The first caste is that of the mawr, those descended from the first elves to set foot upon Jenneria. In the Olven tongue, mawr means "High Ones," or those who are above others. Few Jennerians ever see the mawr. The keep themselves hidden from the eyes of men, and even from the other races of elves. Superstitions about the mawr abound. The Skåva believe that the mawr (or the elvere in their tongue) are stunningly beautiful, but disease-ridden forest spirits best avoided. Among the Keltoi, mawr are called sidhe, and are other-worldly beings from a distant and magical land. To the Valorans, the fey are a diminutive and shy folk with capricious whims. They have been known to help mortals, but are also said to sometimes steal away children, leaving their own offspring to be raised in their stead.
Physically, the mawr are tall, most top 6 foot, and extremely attractive by human standards. They are also long-lived, with an average lifespan of 1,000 years. They are humanoid, with pointed ears and almond-shaped eyes that are slightly larger than human eyes. They are slender of frame and quite lithe. Their hair ranges from platinum to golden blonde, and their eyes are almost universally ice blue.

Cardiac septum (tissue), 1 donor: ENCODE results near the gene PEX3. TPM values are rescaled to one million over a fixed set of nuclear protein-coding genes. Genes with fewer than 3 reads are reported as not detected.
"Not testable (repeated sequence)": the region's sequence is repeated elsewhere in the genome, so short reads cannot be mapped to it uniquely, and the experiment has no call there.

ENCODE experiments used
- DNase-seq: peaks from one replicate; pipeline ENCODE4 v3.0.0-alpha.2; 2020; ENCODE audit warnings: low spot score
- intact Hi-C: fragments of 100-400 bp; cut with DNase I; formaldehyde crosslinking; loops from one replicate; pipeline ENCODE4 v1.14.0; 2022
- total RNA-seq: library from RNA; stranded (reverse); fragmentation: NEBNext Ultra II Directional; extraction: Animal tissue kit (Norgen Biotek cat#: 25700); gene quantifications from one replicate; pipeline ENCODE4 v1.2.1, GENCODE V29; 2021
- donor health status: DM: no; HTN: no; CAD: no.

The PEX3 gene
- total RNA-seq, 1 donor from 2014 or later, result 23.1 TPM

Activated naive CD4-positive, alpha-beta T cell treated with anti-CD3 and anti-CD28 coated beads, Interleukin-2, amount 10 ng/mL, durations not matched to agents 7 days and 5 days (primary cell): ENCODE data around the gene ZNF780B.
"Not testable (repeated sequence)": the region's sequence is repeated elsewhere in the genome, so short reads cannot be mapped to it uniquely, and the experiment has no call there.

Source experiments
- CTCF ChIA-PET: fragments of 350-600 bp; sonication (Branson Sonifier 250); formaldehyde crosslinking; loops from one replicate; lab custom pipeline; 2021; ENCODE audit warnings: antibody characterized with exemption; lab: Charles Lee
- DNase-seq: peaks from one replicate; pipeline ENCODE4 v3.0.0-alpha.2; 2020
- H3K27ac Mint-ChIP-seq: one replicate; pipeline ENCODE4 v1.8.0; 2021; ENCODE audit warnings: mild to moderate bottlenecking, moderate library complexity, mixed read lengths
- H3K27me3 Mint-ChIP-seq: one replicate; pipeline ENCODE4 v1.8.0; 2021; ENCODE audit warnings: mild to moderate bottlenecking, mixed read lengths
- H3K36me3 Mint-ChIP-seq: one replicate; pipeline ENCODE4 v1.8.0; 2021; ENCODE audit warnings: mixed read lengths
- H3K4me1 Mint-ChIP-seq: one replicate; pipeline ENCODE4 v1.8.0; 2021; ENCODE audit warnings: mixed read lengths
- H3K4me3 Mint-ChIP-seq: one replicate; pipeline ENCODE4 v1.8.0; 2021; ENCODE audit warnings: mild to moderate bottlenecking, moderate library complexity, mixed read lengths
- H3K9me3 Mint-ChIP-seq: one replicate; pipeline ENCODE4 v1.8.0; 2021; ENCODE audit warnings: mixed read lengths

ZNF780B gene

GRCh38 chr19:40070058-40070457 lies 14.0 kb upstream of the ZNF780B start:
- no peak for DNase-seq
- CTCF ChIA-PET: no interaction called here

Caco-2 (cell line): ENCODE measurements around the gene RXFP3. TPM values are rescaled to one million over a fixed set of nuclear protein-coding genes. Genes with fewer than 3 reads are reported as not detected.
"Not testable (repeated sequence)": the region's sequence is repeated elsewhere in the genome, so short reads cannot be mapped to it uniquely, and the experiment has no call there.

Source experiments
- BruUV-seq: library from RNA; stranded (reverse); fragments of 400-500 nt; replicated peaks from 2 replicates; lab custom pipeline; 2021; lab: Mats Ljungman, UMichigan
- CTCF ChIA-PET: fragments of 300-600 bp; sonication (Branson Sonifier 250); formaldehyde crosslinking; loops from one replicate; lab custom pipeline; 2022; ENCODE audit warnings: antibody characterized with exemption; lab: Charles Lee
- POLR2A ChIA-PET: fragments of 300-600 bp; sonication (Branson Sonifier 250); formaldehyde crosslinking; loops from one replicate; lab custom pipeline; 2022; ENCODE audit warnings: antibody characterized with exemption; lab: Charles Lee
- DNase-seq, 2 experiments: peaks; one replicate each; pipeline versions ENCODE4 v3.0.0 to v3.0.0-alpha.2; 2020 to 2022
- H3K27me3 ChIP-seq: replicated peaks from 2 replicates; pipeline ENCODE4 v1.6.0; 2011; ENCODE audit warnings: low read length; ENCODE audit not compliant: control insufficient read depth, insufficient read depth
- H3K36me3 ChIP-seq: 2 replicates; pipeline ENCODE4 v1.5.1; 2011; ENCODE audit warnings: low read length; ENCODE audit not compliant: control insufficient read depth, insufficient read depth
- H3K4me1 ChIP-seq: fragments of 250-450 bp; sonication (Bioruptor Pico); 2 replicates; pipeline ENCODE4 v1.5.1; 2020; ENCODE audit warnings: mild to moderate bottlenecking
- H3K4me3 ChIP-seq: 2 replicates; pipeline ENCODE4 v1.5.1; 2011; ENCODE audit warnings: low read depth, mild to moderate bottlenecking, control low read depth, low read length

The adlawiaid are the elves with whom most Jennerians are familiar. The Olven word adlawiaid means "inferior," and pretty accurately sums up the feelings of the mawr towards their brethren. No adlawiaid is ever welcome in a mawr community, even in desperate times.
The humans were next, known as the “Children of the Gods,” for their creation myths which state that the gods formed them from clay and water, baked then in fire, and then blew the breath of life into the shapes. There are three tribes of humans; the dark-skinned, the light-skinned, and the olive-skinned. Once, they all lived together in relative harmony on a continent called Arcadia. But Arcadia was destroyed in a cataclysm some 2500 years ago, and the three tribes were dispersed throughout the remaining lands. The area where Arcadia once stood is now a swirling permanent storm known only as the Maelstrom.